What can we expect from wine in 2014? Which trends will reach our tables, and where will the bargains come from? It’s time to divine the future from the sediment left behind by our Christmas bottle of port.
This year we will continue to see the evolution of what could be called “the new American wine.” California still dominates every statistical analysis of U.S. wine production, but the Golden State is no longer synonymous with the nation in this regard. In 2013 we saw dramatic proof that some California wineries see a borderless future. Jackson Family Fine Wines, the winery empire built on Kendall-Jackson fame, moved outside the state for the first time with a series of vineyard purchases in Oregon totaling several hundred acres.
Duckhorn Vineyards, a smaller yet very prestigious Napa Valley winery, bought vineyard land on Red Mountain in Washington’s Columbia Valley and announced plans to create a cabernet sauvignon-based wine.
We know that Oregon and Washington make fine wine. But any reasonable discussion of American wine now has to include New York, Virginia, Texas, Michigan, Idaho and more. Not only are those wines getting better, but they are more readily available than before, and consumers have welcomed them.
Three years ago, I wrote about the lack of local wines on Washington area wine lists, even at restaurants that tout local ingredients.
Today, sommeliers have embraced the “drink local” mantra, and more and more lists are peppered with bottles from Maryland and Virginia. To some extent, this has been a rush to see who can list RdV and Black Ankle, the region’s two trendiest wineries. Soon I expect we’ll hear somms boasting about their new finds from Charlottesville, Frederick County or the Eastern Shore. And as the Mid-Atlantic wine region continues to develop, we might see wines from Pennsylvania and southern New Jersey on our restaurant lists. Okay, probably not in 2014, but before too long.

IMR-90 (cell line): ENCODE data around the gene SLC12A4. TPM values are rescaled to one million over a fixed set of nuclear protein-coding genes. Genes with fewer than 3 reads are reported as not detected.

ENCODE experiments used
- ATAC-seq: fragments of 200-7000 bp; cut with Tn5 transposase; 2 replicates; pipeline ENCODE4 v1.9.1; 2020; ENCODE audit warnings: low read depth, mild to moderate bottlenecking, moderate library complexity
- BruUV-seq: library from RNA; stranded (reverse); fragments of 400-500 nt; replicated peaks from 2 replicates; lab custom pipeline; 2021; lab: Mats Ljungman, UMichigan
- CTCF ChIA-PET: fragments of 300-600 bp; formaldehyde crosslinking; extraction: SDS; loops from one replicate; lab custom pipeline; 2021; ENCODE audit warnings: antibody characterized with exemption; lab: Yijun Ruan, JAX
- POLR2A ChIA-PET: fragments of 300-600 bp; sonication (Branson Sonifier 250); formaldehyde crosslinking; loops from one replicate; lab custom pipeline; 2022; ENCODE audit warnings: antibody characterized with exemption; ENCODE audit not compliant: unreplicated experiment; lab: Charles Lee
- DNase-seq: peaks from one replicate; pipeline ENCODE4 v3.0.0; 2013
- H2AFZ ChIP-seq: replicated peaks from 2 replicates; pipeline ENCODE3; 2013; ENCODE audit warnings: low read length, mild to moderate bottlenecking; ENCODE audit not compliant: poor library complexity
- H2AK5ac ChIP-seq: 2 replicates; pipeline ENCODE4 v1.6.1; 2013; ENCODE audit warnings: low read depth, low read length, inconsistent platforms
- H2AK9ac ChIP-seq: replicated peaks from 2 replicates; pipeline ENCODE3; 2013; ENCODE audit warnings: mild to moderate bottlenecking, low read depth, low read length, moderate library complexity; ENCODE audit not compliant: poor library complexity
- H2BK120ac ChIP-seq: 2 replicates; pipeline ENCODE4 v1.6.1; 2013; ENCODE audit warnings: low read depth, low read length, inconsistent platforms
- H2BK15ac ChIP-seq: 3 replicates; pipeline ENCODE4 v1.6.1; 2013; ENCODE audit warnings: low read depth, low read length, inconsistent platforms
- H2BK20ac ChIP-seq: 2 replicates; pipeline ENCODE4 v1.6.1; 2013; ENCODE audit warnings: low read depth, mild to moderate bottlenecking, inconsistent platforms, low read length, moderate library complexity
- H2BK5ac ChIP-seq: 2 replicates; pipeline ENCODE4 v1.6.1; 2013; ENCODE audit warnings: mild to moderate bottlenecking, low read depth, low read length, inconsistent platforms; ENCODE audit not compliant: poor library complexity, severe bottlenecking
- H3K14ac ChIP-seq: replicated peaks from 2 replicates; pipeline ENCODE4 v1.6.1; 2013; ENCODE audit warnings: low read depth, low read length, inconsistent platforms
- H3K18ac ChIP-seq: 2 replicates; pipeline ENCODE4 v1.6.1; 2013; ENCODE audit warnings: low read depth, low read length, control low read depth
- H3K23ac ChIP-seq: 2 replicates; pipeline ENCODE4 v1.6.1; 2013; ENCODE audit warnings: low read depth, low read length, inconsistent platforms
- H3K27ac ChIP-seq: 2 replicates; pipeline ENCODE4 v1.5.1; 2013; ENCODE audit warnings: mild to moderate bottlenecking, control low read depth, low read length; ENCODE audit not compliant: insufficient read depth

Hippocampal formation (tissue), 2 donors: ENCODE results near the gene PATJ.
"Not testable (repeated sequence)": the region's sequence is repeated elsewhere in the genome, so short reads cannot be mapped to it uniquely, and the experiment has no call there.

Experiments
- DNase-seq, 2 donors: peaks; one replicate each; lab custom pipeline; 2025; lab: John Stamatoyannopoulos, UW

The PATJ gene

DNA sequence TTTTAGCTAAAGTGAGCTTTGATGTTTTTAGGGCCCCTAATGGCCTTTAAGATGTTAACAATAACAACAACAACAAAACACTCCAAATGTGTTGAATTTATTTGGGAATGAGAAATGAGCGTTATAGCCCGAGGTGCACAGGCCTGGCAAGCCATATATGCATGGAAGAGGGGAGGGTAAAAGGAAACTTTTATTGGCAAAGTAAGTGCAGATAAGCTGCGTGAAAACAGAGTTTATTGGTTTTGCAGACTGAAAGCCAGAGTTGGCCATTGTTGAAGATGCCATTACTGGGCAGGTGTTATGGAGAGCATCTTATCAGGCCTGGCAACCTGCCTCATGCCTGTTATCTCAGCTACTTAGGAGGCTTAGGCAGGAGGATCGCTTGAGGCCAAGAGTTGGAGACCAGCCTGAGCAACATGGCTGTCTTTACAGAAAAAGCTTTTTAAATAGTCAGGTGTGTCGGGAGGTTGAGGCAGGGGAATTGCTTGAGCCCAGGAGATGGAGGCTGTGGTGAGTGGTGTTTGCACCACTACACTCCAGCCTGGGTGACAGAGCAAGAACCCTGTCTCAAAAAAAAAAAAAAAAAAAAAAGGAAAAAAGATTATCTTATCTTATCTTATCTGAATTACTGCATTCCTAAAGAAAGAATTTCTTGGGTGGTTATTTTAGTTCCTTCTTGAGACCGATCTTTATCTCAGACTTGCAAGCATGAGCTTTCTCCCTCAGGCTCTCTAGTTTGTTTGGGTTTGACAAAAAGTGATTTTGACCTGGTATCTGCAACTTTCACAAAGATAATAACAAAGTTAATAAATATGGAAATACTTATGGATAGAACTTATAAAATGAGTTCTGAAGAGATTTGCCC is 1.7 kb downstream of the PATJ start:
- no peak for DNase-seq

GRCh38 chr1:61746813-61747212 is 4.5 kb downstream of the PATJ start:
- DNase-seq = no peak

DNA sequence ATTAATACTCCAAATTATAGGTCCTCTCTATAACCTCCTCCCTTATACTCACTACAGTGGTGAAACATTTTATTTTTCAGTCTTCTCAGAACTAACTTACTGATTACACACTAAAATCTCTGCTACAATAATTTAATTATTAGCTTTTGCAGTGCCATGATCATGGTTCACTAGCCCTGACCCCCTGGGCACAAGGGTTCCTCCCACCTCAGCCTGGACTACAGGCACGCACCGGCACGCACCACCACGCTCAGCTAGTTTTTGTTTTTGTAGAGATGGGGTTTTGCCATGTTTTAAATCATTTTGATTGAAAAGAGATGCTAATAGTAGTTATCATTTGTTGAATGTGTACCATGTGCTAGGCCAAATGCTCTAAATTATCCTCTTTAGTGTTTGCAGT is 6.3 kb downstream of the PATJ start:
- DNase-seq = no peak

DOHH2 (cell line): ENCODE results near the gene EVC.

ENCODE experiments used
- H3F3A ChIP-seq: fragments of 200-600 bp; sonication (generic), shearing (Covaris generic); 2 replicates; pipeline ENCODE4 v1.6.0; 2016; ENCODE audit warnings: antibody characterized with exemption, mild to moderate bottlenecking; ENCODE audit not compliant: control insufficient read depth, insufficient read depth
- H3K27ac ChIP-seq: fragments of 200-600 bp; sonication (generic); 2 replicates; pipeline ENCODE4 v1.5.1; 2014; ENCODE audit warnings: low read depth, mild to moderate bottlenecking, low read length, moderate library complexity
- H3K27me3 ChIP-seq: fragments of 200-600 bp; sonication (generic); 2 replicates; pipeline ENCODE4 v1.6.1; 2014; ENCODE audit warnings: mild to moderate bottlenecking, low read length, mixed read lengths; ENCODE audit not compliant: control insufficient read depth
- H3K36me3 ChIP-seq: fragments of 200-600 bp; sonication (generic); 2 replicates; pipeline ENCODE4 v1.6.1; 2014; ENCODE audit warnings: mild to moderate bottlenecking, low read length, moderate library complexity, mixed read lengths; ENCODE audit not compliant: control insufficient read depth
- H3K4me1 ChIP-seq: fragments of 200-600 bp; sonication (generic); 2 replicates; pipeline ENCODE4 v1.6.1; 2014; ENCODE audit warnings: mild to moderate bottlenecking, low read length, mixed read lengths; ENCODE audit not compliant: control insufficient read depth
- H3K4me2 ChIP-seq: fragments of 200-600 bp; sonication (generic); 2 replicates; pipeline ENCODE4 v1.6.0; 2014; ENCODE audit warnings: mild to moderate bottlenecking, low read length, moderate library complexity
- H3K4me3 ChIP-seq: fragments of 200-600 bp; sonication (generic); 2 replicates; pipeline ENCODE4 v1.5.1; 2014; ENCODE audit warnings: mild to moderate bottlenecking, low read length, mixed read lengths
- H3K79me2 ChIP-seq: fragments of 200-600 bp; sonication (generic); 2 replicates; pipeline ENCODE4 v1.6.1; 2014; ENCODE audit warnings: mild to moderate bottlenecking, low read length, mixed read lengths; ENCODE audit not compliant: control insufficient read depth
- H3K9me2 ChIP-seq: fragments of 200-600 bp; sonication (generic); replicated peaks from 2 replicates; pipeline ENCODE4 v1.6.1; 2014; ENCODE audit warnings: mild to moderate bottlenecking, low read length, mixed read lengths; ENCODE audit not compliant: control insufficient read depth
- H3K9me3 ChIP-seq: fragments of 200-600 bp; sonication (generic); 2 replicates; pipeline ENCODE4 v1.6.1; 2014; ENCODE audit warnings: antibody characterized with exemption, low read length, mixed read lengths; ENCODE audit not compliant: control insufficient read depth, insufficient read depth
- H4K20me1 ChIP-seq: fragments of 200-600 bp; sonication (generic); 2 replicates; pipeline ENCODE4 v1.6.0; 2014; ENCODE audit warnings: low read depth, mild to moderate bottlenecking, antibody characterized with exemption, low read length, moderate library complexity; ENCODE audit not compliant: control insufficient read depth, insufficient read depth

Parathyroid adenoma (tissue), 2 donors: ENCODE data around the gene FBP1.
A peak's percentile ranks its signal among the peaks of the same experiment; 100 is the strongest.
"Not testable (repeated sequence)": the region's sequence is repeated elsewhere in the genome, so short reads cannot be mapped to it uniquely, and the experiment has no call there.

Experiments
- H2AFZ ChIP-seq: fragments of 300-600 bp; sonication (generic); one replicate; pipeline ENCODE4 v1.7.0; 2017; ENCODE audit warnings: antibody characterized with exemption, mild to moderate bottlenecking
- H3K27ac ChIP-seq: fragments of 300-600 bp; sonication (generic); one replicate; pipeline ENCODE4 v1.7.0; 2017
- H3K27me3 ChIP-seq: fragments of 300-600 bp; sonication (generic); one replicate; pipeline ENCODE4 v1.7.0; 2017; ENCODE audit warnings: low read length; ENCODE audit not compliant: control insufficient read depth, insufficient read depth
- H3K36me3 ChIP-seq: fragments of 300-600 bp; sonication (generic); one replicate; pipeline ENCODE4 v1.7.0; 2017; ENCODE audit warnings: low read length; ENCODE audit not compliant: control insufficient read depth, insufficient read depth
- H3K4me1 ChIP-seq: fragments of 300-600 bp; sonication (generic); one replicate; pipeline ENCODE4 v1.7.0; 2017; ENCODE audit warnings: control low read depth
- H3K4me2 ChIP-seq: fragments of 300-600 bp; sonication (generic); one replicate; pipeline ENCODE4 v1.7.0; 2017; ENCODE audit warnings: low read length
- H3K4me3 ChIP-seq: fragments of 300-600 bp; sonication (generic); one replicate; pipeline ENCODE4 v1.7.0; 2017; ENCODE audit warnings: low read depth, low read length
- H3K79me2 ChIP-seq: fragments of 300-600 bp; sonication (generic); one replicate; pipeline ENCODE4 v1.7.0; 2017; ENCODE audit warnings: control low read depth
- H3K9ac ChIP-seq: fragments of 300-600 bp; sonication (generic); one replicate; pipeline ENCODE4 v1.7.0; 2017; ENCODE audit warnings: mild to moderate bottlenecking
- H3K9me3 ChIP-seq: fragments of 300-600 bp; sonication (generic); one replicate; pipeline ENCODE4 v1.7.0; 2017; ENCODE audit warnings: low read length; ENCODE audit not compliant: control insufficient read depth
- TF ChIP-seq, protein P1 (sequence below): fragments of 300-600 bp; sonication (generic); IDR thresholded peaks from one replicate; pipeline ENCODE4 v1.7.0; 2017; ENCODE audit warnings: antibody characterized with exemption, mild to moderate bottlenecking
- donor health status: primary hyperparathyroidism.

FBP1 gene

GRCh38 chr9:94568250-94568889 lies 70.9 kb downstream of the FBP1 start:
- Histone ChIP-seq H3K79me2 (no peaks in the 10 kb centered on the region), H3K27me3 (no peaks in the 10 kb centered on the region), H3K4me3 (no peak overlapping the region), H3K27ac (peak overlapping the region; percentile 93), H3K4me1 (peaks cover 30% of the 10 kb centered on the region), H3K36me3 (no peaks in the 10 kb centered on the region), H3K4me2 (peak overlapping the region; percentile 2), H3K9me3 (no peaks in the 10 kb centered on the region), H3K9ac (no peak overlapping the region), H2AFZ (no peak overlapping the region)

What does the new American wine taste like? Because so much of it is coming from outside California, the wines are less ripe and alcoholic, combining a European sense of balance with American flair. They might use unusual grape varieties, such as petit manseng or chardonel, as vintners discover which vines grow best where. Grape varieties could become less important as winemakers focus more on expressing the voice of their vineyards, often with blends that don’t follow traditional wine paradigms. The new American wine is a wine of place, proud of where it comes from and proud of its diversity.
These trends are happening inside California as well. We will hear more about moderating alcohol levels as winemakers, such as those in In Pursuit of Balance and other groups, redefine ripeness. The sledgehammer wines with 15 percent alcohol might not be extinct, but their heyday has passed.
From around the world, we should see tremendous bargains coming from the vineyards of Portugal and Spain, where strong vintages and weak economies have been a boon for consumers. We also might see more wines from Eastern Europe as Slovenia and Bulgaria modernize their vineyards and wineries. Brazil will be the next trendy wine region in South America, and areas such as Patagonia and Salta in Argentina or Bio-Bio, Leyda and Elqui in Chile will send forth new wines. More and more of such bottles will be labeled sustainable, organic or biodynamic as these eco-friendly vineyard practices gain popularity with growers and consumers.
And I predict 2014 will be the Year of Chardonnay. Producers I’ve spoken with in Australia, New Zealand, the Pacific Northwest and California are particularly excited about chardonnay, believing they have the right clones and vine age to produce superior fruit. Invariably these producers are cutting back on the use of new oak barrels to amplify the expression of fruit and vineyard. Look for chardonnay to regain the wow factor that made it the world’s favorite white wine in the first place.